A bankrupt industrialist invents a new scam of cheating government by reselling the rights of CO2 pollution. The plan was to silently siphon the government off some millions and quit before shit hits the fan. But when some very questionable characters gets involved in the deal, all hell breaks lose. This is the premise of French thriller Carbone that I watched the last day. I wasn't expecting a Scarface when I heard about this one. But Carbone is a generic crime drama that ticks all the requirements of a reasonably well made one.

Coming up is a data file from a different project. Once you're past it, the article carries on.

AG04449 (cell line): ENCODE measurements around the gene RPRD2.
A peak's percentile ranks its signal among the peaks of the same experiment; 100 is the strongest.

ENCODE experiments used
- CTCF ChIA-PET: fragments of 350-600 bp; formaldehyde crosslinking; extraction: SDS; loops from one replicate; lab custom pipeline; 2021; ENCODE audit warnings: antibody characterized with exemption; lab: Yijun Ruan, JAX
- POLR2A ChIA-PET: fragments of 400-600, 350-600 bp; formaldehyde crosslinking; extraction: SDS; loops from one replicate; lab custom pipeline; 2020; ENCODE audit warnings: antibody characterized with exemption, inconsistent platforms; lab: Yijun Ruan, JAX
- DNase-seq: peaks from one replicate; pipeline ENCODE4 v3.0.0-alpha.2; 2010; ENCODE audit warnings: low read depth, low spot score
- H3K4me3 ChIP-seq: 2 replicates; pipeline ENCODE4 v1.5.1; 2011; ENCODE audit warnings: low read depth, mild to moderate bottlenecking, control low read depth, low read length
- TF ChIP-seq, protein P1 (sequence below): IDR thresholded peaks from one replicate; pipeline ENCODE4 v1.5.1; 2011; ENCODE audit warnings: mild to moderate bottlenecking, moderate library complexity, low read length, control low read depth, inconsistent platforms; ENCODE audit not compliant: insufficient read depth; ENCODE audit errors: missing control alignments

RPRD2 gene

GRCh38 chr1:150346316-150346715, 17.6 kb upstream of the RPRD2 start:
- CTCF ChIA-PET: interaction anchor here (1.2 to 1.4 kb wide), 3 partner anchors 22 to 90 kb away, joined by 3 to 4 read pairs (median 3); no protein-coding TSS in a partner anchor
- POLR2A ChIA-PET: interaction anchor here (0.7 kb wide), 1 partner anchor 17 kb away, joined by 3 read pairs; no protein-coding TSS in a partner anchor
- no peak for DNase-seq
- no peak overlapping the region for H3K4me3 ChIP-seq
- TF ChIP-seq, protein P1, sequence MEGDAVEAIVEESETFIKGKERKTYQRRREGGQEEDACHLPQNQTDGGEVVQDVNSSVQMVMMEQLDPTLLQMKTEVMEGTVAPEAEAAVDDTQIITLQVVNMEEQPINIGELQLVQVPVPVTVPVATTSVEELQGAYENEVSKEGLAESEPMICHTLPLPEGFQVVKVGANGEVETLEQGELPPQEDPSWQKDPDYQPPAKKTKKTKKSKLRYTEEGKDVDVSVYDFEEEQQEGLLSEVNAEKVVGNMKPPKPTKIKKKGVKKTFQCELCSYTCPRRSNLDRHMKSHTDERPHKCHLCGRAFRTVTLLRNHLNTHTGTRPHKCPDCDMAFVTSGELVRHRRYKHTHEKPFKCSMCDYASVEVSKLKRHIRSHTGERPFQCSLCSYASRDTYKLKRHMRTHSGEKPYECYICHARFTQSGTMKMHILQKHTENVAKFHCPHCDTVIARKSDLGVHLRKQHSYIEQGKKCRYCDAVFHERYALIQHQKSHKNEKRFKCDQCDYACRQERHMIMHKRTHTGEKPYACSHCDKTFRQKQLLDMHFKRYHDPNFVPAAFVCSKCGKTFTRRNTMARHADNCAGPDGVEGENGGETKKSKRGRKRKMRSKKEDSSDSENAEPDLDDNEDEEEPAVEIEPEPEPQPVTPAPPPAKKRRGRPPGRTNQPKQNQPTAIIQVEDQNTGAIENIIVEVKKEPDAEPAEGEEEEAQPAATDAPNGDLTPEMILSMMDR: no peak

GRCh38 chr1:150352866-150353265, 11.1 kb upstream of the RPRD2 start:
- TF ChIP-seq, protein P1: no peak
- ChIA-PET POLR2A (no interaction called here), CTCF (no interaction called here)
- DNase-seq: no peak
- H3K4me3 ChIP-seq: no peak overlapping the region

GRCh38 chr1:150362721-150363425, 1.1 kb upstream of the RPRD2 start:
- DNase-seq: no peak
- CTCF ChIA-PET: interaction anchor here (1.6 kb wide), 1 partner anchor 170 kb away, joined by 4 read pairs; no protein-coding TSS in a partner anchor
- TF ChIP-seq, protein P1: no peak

This is a story that's told hundreds of times, with the only USP being the novel method of scamming, which was borrowed from actual events. But the only flaw in the movie turned out to be the unclear way in which these deals are shown, without much details and with alarming simplicity. I'm not sure if the overnight rags to riches change is possible at all.
Otherwise the very run off the mill plot is narrated with much sincerity and passion. The actors were excellent. The pace of the movie never breaks and the emotional core of the whole enterprise is surprisingly believable. The climax is also similar to many movies of similar nature, but quite powerful.
Carbone doesn't open any new paths for future crime movies to follow. But I felt that the worn out premise is sufficiently covered with enough thrills to satisfy the fans of the genre.